1. Surface Preparation – Existing paint and contaminants are removed. The surface is cleaned and roughened to promote paint adhesion.
  2. Priming – A primer coat specific to the substrate (concrete or asphalt) is applied first to maximize adhesion.
  3. Paint Application – Paint is applied by specialized truck-mounted spray equipment for large surface areas. Rollers are used for edge work and smaller markings.
  4. Reflective Beads – Glass beads are immediately applied on top of the wet paint so they become embedded to provide retroreflectivity.
  5. Drying – Airport staff monitor the paint drying and restrict access until fully cured to prevent tracking.
  6. Marking Layout – Airport engineers follow FAA guidelines in designing and laying out runway markings.

It’s a complex, multi-step process requiring specialized equipment and trained personnel to consistently apply paint that will retain its markings, night visibility, friction characteristics, and durability over years of aircraft traffic.

Repainting Frequency

How often airport runways need to be repainted depends on factors such as:

  • Aircraft traffic volume
  • Weather and sun exposure
  • Surface material (concrete vs. asphalt)
  • Quality and type of paint used

On runways with very high traffic volume, paint may need to be renewed every 1-2 years. Under moderate traffic conditions, durability of 3-4 years can be expected. Airport maintenance staff periodically inspect markings and test friction to determine when repainting is required.

Safety Issues

Using the right paint on airport runways is critical for flight safety. Some key considerations include:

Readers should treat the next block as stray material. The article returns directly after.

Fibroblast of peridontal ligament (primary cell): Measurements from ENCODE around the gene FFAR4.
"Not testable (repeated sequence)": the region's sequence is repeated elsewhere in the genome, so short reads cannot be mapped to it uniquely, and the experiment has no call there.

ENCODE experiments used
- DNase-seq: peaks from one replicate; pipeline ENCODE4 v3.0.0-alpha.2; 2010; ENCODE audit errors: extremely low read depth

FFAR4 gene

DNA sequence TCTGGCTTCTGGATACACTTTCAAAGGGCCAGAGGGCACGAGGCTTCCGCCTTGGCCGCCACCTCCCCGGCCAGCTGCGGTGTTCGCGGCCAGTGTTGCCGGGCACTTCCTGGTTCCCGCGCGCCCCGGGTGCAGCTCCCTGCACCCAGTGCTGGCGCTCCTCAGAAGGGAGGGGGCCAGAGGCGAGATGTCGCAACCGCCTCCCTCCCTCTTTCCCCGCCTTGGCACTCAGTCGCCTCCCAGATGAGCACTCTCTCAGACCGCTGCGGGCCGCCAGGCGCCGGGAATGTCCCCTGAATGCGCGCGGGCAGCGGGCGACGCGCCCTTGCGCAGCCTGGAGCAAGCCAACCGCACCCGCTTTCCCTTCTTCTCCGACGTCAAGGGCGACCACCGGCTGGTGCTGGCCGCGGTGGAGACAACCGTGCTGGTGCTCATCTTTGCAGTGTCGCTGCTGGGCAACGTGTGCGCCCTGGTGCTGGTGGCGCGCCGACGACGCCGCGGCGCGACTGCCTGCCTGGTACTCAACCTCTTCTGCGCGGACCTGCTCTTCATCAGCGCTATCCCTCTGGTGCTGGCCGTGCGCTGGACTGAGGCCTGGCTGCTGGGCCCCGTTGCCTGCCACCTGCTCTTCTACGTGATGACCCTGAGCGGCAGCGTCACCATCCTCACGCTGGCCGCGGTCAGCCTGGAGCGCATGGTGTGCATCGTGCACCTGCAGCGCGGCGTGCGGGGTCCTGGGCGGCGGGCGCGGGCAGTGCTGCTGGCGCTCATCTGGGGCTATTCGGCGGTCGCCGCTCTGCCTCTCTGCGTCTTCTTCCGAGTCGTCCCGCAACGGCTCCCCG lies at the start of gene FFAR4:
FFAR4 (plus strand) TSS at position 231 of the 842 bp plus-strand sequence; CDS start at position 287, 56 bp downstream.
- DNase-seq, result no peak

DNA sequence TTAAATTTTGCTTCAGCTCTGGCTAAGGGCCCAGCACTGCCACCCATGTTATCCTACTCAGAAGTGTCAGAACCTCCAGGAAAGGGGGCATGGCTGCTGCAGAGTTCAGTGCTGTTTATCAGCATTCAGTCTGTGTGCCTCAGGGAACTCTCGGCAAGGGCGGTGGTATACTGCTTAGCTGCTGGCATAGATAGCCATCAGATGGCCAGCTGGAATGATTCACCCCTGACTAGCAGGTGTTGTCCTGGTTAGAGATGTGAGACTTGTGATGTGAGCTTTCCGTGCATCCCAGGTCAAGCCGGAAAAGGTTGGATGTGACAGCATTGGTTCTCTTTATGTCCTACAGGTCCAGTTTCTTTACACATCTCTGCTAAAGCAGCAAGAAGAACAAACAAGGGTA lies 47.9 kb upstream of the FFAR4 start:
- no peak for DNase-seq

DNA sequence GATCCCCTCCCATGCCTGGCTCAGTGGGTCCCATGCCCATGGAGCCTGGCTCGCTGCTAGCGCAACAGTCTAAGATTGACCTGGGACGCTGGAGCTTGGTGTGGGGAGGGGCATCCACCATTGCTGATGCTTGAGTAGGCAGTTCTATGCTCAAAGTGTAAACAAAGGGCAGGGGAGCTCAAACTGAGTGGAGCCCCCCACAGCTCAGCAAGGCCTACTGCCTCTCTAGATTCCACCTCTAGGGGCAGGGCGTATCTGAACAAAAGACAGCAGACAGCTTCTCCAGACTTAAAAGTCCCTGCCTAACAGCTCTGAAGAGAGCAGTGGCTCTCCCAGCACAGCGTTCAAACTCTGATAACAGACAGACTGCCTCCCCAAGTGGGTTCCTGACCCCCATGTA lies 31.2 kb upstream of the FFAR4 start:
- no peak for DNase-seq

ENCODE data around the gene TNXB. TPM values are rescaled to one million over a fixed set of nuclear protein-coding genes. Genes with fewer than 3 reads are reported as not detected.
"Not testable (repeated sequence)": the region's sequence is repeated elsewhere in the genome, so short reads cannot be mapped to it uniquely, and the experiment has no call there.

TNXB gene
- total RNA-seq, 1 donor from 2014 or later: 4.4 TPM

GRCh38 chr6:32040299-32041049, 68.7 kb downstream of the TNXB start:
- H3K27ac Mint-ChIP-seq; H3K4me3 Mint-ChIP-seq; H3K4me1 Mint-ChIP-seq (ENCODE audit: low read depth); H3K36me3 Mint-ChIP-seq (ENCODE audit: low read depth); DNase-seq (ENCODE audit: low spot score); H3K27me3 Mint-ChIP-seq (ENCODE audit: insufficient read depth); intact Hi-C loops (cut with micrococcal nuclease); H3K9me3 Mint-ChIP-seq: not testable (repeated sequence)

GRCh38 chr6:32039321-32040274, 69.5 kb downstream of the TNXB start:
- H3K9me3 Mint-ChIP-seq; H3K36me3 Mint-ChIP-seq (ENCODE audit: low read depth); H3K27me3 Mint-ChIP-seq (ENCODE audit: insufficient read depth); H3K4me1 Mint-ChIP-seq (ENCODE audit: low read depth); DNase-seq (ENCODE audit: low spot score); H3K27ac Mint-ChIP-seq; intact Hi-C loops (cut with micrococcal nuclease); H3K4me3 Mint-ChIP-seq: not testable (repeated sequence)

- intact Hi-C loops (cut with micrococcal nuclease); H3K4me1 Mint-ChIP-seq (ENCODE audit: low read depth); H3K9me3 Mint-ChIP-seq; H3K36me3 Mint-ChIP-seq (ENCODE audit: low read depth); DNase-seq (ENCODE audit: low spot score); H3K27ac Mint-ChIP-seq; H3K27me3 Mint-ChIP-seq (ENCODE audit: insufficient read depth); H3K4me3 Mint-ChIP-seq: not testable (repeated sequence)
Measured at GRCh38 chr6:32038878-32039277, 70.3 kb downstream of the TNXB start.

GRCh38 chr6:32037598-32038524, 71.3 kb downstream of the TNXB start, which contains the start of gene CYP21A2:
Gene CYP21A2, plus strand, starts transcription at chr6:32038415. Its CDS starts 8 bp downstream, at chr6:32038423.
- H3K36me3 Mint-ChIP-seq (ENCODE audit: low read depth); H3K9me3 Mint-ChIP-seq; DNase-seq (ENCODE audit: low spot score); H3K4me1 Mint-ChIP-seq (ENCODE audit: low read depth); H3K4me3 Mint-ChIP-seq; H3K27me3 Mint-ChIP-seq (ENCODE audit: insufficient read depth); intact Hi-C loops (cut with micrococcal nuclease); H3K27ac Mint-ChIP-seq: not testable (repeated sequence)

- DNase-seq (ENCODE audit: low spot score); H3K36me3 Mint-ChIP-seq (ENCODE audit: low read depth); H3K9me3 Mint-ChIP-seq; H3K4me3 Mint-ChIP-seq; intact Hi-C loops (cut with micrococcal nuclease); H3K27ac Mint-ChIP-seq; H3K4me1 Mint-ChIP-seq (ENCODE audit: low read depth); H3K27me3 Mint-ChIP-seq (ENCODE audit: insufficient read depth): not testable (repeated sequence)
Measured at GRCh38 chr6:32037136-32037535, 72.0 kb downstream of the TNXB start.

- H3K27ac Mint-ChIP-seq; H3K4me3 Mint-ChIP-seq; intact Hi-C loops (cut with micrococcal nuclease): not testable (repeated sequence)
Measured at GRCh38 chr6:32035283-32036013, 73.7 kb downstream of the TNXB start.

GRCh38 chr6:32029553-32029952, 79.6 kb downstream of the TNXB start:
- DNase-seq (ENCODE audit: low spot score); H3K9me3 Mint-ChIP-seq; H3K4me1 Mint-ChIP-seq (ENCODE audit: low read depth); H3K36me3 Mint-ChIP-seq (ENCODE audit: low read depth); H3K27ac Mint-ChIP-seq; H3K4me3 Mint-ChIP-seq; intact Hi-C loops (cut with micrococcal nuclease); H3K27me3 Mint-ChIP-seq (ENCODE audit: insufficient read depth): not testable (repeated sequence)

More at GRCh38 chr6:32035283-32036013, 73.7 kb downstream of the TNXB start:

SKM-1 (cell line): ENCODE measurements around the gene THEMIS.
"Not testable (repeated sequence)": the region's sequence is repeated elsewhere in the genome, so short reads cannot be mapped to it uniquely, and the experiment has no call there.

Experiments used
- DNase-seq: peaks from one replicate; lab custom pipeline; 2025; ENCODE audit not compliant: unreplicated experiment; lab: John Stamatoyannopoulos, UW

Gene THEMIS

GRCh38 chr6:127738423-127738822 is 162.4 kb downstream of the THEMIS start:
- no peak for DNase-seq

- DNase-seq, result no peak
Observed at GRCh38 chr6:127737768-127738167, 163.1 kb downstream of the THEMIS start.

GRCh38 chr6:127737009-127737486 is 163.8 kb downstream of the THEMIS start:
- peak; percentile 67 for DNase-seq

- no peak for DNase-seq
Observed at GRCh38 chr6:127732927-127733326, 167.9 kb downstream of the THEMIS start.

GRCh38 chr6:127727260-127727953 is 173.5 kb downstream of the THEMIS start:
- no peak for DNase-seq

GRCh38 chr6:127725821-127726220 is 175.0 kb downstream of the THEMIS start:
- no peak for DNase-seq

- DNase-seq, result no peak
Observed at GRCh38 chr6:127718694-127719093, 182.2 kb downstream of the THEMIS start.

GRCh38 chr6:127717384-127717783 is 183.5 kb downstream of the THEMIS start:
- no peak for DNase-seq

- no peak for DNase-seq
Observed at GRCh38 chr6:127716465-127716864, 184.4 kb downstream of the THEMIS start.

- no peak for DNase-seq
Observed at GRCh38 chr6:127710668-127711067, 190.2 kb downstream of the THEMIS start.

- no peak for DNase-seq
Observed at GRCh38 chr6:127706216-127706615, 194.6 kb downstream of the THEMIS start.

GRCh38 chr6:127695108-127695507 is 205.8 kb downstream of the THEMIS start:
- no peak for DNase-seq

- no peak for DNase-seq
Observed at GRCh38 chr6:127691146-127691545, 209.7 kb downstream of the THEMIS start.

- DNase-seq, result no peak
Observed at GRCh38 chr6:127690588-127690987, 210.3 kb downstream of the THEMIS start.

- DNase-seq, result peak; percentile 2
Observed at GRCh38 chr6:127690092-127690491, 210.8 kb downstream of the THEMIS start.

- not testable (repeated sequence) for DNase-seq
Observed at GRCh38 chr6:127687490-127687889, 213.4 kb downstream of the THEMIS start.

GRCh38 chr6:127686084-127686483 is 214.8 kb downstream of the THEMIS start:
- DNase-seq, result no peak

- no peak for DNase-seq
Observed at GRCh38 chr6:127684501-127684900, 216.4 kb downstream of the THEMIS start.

• Visibility – Markings must be clearly visible in all conditions to pilots.
  • Braking Friction – Paint must provide adequate friction when aircraft brakes are applied upon landing.
  • Jet Blast Resistance – Withstand powerful blast from jet engines for safety of ground personnel.
  • Fuel Resistance – Prevent fuel deterioration of paint markings near gates.

Airport staff conduct periodic friction testing on runways to ensure paint meets minimum standards for safe braking performance. Rubber deposits can reduce braking action over time.

Environmental Considerations

Paints for airport runways need to meet environmental regulations, which poses challenges for their formulation. Areas of concern include:

  • VOC limits – Limits on volatile organic compounds (VOCs) eliminate many conventional solvent paints.
  • Heavy metal restrictions – Lead and chromate pigments provide durability but are hazardous.
  • spill containment -special handling of paints is required to prevent discharge to storm drains.

Finding paints that meet durability specs while conforming to environmental rules requires specialized expertise. Despite these restrictions, major technical advances have produced runway paints that achieve the required performance while minimizing environmental impact.

Cost Considerations

Painting airport runways is an expensive process, with costs varying based on:

  • Scale of project (partial remarking vs. complete repainting)
  • Special access/safety requirements for working on active runways
  • Surface preparation and extent of repairs needed
  • Type of paint used
  • Geographic location and local labor rates

For a major airport repainting an average runway, paint costs alone can easily exceed $100,000. When factoring in labor, equipment, closures/delays and other expenses, the total budget for a runway repainting project can run into the millions of dollars.


Painting airport runways requires specialized paints to provide high visibility under tough conditions. Epoxy, polyurethane, and methacrylate paints are common options, each with advantages depending on the application. Extensive surface preparation, precise application procedures, quick-drying capability and retroreflective beads are key considerations. Airport staff must balance durability, safety, visibility, and environmental compliance when selecting and maintaining paint for runways and taxiways. The right paint ensures pilots can operate safely while minimizing the need for frequent, costly repainting projects.